GDP at 6.3% in Jul-Sep quarter: Economy shows good signs but growth remains tricky with muted private investments
Presently the government is the only source of investment and in case there is any cut invoked, can affect the future GDP growth scenario
The July-September quarter gross domestic product (GDP) numbers are to an extent reassuring. That is if we look at the growth number of 6.3 percent compared with the April-June quarter growth rate of 5.7 percent which was one of the lowest in recent times. However, if the same is compared with July-September quarter of last year, it is less impressive as it indicates a decline from 7.5 percent. Therefore, depending on how one looks at this number across time periods a different conclusion may be drawn.
As there was concern over the declining GDP growth rate to 5.7 percent in April-June quarter, it can be said unequivocally that we are better off this time with a higher rate. However, it is definitely not the time to rejoice because it is still unclear if things have bottomed out. The Central Statistical Organisation (CSO) has hinted that the Goods and Services Tax (GST) numbers could have understated this calculation, but the difference may not be very significant and hence would be range-bound. Logically we need to wait for two more quarters i.e. the end of the year to gauge whether this trend is maintained or not. Prima facie it appears that growth should pick up further for certain reasons.
First, the CSO believes that restocking has not yet started and the growth seen this time is more to satiate demand than recreate stocks. If this is so, then manufacturing output should speed up in the next quarter. Second, the harvest has been good which should add to the farm growth numbers in October-December quarter. Third, the balance festival demand through FMCG and consumer durables would have taken on some speed in October and will continue to December. All this will push up production and add to GDP. Fourth, once manufacturing and agriculture pick up, the residual services would be better placed like transport and trade, which will add some spice to the growth rate.
The two sectors that would have to be watched are real estate and banking and the government sector. The former is downbeat due to demonetisation, RERA and non performing assets (NPAs) which will mean that there will still be some patience that has to be shown before there is discernible movement.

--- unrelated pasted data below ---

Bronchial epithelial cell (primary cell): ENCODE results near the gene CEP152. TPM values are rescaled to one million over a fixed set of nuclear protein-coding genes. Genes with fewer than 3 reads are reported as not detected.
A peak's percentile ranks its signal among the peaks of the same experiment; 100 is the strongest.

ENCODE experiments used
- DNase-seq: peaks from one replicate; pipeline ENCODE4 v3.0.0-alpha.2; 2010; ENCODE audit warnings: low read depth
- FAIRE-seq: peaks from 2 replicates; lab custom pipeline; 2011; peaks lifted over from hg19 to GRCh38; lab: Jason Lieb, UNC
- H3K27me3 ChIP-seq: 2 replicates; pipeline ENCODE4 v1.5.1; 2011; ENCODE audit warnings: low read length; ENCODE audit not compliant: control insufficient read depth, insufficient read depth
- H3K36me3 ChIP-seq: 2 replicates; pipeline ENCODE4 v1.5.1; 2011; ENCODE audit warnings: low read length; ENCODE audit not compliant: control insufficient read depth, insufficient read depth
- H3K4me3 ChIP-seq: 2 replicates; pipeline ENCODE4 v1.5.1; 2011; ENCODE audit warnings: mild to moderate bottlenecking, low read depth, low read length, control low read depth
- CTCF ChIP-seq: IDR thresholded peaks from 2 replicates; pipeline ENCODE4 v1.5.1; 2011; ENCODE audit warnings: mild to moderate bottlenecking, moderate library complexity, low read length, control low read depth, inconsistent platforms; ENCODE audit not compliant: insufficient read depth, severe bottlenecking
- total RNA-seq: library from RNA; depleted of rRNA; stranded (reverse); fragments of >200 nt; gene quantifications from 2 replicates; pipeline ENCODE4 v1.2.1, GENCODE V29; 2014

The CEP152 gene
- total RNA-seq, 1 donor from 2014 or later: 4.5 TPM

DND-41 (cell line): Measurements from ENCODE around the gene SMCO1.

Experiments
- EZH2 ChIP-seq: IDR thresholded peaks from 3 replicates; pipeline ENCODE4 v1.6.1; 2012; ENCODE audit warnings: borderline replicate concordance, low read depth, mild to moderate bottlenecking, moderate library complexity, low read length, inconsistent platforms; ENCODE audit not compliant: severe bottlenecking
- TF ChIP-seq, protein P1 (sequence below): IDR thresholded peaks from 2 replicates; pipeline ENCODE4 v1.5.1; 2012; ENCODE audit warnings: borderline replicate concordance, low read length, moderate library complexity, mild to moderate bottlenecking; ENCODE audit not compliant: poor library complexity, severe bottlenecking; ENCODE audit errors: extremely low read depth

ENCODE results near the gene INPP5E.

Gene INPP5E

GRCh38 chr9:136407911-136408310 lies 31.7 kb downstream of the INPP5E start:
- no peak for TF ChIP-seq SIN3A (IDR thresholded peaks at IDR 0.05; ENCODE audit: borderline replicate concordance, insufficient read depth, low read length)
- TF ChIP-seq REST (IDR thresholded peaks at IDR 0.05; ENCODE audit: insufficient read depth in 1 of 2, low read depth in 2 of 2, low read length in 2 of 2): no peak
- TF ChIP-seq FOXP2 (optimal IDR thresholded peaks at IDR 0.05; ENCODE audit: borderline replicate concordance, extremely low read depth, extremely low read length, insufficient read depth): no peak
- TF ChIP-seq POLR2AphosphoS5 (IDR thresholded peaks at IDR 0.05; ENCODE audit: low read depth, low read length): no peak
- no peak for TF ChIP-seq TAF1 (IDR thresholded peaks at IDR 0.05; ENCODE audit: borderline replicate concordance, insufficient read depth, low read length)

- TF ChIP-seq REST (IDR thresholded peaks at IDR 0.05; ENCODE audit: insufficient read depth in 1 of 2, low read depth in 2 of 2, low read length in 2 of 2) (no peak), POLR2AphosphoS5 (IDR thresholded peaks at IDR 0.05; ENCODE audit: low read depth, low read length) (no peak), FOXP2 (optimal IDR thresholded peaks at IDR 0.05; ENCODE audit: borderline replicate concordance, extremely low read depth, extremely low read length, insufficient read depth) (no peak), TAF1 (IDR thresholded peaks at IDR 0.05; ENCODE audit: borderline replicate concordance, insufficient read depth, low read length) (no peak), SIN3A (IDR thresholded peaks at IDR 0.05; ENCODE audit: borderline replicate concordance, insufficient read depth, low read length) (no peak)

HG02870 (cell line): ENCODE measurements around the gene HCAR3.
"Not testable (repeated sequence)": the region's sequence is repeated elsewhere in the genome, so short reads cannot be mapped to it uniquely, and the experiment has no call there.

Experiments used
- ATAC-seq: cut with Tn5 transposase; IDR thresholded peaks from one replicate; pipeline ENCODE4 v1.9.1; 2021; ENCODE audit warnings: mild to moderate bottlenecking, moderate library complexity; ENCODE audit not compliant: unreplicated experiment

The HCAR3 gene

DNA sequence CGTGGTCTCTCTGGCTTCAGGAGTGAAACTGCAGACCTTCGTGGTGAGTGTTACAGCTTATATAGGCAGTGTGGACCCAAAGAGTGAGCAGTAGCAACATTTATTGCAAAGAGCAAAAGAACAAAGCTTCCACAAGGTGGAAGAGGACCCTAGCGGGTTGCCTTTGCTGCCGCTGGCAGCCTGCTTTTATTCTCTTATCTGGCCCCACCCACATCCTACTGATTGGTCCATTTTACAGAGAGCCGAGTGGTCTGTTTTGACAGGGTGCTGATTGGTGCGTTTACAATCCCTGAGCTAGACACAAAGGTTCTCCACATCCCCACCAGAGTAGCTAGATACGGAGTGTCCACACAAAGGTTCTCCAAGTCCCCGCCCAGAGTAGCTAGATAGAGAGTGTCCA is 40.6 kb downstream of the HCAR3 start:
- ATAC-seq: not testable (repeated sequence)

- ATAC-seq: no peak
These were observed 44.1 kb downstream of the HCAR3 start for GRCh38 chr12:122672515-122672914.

In case of government, the fiscal deficit numbers released on Thursday show that 96 percent has already been consumed and hence if revenue does not increase, the capex may have to be modified. The government is hence likely to go slowly on spending unless it is able to garner more revenue or relax the 3.2 percent norm.
The nagging piece of the story is once again with investment. The gross fixed capital formation number which reflects what is happening on investment has been declining and is down from 27.1 percent to 26.4 percent. This is a continuation of the story and quite clearly the private sector is not investing. While demand has to pick up to improve capacity utilisation rates, the overhang of NPAs has to be addressed too in case investment has to come forth. Presently the government is the only source of investment and in case there is any cut invoked, it can affect the future growth scenario. This will be the tricky part for the government.
What do the internals of the GDP tell us? First, it must be remembered that the second quarter is typically a bleak period because the nation is between two harvests. The rabi harvest is completed in May and the kharif begins only towards end-September. Construction is normally slow paced because of the monsoon as new projects get held back until such time that the rains recede. Banking business is normally down because it is the slack season. Manufacturing is just about stable because companies prepare for the festival season.
But this time it is different. With GST coming in July companies destocked in April-June and started producing for the festival season subsequently at a hastened pace. This has helped to prop up growth to 7 percent compared with 7.7 percent last year. The trade, transport, etc. component has done very well at 9.9 percent which is surprising but encouraging. Clearly, the sales tax proxy has added to growth here along with traffic on the trains. The government sector growth has slowed down to 6 percent from 9.5 percent in April-June. Frontloading of expenditure in April-June on account of an earlier budget has meant that the government has gone slow in July-September. Hence, the clue will be how this would behave in the next two quarters.
On the whole, these numbers should be viewed with cautious optimism. Optimism can be generated from the feeling that things have bottomed out and cannot get worse, though one cannot be sure of the pace of advance. The quick indicators of investment such as bank credit or debt market activity are yet to show green lights and hence maintaining growth in the region of 6.5 percent plus would be challenging. Manufacturing would have to continue to show accelerated growth, which is possible. Lowering of GST rates will help here. The fact that the government is keen on pushing things is positive, and it would not be surprising in case the fiscal deficit number is pushed ahead to 3.5 percent or so to provide the necessary impetus.
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